It was about seen years ago I decided to try a mystery. I love finding new scenes, researching the historical part of each novel. Sometimes I miss creating a novel around totally new characters, but I can always introduce Annie and Roger to someone new.

I realised after a series of emails with a friend, that there are characters and people who let life happen to them and others who try to have them happen to life. Over years we are in both situations but one or the other seem to dominate our personalities in various degrees.

At 68 and 11/12th as a full-time writer, as a human, I'm still learning. I find that as wonderful.

Thursday, June 09, 2011

The suggested cover for my new novel

It won't be out until the end of the year.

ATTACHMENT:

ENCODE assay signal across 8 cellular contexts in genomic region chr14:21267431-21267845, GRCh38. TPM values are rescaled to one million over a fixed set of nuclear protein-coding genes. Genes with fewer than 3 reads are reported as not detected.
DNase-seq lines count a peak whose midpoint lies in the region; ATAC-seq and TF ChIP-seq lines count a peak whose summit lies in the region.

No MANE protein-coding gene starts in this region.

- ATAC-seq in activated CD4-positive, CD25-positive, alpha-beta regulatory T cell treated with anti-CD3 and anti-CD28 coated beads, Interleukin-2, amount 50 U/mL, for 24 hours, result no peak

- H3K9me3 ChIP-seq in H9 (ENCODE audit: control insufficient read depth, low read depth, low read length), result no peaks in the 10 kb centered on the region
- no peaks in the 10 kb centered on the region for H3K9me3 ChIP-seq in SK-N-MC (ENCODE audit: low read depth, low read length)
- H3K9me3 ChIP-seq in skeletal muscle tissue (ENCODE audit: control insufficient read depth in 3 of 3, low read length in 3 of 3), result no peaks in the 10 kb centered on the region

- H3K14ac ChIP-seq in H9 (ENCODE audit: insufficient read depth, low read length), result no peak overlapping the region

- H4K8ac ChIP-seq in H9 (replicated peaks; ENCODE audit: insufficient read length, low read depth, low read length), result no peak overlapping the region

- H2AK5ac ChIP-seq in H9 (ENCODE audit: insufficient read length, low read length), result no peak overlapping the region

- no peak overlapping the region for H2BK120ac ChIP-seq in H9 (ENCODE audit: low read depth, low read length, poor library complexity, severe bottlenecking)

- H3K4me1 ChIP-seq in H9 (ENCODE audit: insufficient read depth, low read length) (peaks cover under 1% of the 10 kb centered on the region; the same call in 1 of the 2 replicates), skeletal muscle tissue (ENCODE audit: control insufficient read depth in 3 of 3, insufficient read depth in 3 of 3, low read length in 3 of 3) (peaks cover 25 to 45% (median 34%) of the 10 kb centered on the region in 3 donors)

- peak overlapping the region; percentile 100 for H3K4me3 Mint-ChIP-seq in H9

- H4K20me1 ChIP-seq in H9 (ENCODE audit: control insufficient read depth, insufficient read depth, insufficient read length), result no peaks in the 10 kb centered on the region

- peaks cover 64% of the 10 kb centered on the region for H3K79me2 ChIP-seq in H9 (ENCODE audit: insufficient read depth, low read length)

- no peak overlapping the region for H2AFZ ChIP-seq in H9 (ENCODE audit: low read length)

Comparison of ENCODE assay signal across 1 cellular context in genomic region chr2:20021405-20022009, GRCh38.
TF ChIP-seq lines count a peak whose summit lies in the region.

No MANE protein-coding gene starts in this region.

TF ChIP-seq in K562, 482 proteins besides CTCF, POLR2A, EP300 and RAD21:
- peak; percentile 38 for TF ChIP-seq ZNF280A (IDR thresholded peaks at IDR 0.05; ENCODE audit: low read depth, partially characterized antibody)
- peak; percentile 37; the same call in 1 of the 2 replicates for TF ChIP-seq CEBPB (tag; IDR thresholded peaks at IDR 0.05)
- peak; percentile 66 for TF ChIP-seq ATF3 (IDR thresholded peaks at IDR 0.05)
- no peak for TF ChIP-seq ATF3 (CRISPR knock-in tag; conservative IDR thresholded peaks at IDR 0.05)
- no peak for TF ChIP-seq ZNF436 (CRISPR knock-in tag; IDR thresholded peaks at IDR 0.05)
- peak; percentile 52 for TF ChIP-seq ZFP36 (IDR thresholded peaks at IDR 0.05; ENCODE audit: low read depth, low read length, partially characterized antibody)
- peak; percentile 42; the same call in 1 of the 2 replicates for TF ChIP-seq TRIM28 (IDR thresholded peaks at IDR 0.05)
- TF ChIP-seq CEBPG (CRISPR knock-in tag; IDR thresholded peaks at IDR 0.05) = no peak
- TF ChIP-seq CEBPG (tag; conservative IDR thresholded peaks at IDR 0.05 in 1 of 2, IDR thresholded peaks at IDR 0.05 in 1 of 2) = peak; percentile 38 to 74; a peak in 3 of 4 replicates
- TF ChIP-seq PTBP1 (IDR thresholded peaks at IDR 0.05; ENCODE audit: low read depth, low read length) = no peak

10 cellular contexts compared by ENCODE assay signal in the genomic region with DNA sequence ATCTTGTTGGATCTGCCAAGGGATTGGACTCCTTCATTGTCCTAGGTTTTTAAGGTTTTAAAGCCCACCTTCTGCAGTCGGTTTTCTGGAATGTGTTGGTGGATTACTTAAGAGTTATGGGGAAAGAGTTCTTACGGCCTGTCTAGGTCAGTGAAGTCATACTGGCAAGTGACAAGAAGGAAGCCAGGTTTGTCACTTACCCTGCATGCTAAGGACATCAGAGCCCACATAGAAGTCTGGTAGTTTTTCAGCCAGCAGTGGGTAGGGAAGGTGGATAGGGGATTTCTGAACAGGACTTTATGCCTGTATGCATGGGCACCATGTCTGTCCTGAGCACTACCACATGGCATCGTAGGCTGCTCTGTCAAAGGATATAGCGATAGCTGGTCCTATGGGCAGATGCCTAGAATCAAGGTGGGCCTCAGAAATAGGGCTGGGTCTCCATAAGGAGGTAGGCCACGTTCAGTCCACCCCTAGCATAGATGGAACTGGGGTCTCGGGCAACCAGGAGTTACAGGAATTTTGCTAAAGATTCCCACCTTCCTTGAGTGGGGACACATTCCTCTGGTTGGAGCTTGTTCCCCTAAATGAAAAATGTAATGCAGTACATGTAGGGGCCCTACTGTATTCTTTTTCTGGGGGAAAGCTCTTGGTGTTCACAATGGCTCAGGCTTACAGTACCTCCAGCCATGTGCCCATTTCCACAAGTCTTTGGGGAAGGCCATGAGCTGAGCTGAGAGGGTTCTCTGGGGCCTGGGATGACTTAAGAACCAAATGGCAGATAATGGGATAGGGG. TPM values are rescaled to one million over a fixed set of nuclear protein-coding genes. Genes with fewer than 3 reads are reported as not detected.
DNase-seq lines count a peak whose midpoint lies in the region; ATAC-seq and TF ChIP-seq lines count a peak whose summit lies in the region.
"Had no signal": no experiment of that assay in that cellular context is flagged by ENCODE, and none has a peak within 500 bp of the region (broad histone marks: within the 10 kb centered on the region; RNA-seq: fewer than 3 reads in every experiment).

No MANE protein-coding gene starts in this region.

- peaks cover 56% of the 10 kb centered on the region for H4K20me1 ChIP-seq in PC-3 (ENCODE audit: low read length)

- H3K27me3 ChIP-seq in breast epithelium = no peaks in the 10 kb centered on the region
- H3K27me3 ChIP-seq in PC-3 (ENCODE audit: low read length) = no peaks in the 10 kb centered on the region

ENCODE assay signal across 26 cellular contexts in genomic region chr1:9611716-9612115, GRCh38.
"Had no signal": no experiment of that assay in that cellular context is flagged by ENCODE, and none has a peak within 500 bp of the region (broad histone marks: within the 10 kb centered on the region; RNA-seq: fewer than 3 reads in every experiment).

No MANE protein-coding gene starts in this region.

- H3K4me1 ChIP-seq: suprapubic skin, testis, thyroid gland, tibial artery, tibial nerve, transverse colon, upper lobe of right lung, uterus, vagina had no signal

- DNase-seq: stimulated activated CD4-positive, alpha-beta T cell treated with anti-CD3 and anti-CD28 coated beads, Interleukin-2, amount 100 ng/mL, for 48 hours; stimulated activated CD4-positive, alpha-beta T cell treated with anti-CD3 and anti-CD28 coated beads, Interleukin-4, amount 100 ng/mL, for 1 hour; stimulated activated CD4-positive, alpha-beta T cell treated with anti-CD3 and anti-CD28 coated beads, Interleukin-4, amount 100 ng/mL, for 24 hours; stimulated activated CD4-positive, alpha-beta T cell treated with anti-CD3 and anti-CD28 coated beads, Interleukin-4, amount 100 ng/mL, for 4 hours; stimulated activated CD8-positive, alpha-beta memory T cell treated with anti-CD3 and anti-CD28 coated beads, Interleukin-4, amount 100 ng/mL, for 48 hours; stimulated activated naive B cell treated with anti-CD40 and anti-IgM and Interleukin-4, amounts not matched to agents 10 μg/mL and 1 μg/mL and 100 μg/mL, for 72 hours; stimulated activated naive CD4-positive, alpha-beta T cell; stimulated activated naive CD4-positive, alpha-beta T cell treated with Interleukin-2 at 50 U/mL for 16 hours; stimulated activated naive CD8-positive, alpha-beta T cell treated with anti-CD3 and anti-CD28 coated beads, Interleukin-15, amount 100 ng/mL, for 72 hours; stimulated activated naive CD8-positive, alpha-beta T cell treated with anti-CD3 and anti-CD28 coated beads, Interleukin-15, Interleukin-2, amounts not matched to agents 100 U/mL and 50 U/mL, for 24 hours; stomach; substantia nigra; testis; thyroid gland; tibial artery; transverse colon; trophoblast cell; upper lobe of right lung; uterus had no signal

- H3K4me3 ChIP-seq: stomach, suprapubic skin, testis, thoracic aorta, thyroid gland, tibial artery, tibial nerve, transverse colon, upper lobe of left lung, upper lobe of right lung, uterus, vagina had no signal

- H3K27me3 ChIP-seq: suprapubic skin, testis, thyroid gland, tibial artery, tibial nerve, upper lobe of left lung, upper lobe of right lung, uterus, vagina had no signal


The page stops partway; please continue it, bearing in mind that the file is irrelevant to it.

Tuesday, June 07, 2011


Friday nights used to family night. We would have a meal in Harvard Square buy our books at a book store and in good weather armed with quarters we'd listen to the street musicians.

I just read in The Boston Globe that the Curious George Book store was closing. The last time I was there the Square had been turned into a mini mall with the corporate stores everywhere. All the interesting little shops and the many independent bookstores were no longer there.


Wednesday, June 01, 2011

June 1

Rabbit Rabbit

Tired of not finding enough light things to wear, I finally put my winter clothes away and brought out my summer ones.

So what happened?

There's snow on the Jura this morning. I'm digging in my closet for anything that might be relatively warm.

I do not have to miss the vagaries of New England Weather. Geneva is the same.